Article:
Ordinarily, when employers wish to assess the performance of their employees, they have them fill out questionnaires or take part in interviews. A new (and perhaps somewhat Orwellian) system is claimed to be more objective and thus more accurate, however, by utilizing smartphones and fitness trackers.

The passive system incorporates an app known as PhoneAgent, which was developed by Prof. Andrew Campbell at New Hampshire's Dartmouth College. Using the smartphone's own sensors, that app continuously monitors factors such as the worker's phone usage, physical activity level, geographical location, and the ambient light levels of their environment.

PhoneAgent is also Bluetooth-linked to a fitness bracelet worn by the employee, which transmits data including their heart functions, sleep quality, stress levels, and calorie consumption. Additionally, Bluetooth locational beacons in the person's home and workplace monitor how much time they spend at each place, and how often they leave their workstation.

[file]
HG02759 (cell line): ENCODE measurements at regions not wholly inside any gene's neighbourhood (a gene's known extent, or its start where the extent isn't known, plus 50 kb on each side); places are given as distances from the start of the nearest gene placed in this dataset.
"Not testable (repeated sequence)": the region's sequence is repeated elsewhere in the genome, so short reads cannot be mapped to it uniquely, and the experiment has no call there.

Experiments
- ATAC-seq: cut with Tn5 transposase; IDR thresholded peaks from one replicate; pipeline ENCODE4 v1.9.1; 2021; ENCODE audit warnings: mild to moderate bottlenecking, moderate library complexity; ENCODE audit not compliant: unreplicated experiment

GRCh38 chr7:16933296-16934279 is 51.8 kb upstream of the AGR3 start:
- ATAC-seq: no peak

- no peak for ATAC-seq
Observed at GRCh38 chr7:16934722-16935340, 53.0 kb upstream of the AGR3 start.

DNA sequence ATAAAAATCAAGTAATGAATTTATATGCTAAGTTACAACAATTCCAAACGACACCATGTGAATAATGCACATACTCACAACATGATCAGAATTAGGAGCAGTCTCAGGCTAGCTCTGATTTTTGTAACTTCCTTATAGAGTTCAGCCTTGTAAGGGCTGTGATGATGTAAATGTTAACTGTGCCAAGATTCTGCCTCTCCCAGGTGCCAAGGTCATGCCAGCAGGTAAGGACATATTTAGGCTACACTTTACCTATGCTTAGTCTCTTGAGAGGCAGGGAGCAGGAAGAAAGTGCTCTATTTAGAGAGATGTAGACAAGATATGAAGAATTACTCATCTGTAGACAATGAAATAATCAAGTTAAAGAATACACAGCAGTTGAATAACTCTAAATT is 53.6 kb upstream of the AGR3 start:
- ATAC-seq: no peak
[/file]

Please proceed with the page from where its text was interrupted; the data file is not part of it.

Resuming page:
All of the phone, bracelet and beacon data is transmitted to a cloud-based server, where it's processed via machine-learning algorithms that were "trained" on the habits of people already known to be high- or low-level performers. When tested on 750 workers across the US over a one-year period, the system was reportedly able to distinguish between individuals' performance levels (in a variety of industries) with an accuracy of 80 percent. That number should rise as the system is developed further.

Among other things, it turns out that high-performing employees use their phone less, they sleep longer and deeper, plus they're more physically active and mobile. Not surprisingly, they also spend more time at the workplace on weekends.

"The passive monitoring system is meant to be empowering," says Campbell. "This approach could certainly benefit companies, but can also be helpful to individual employees who are looking to boost their performance."

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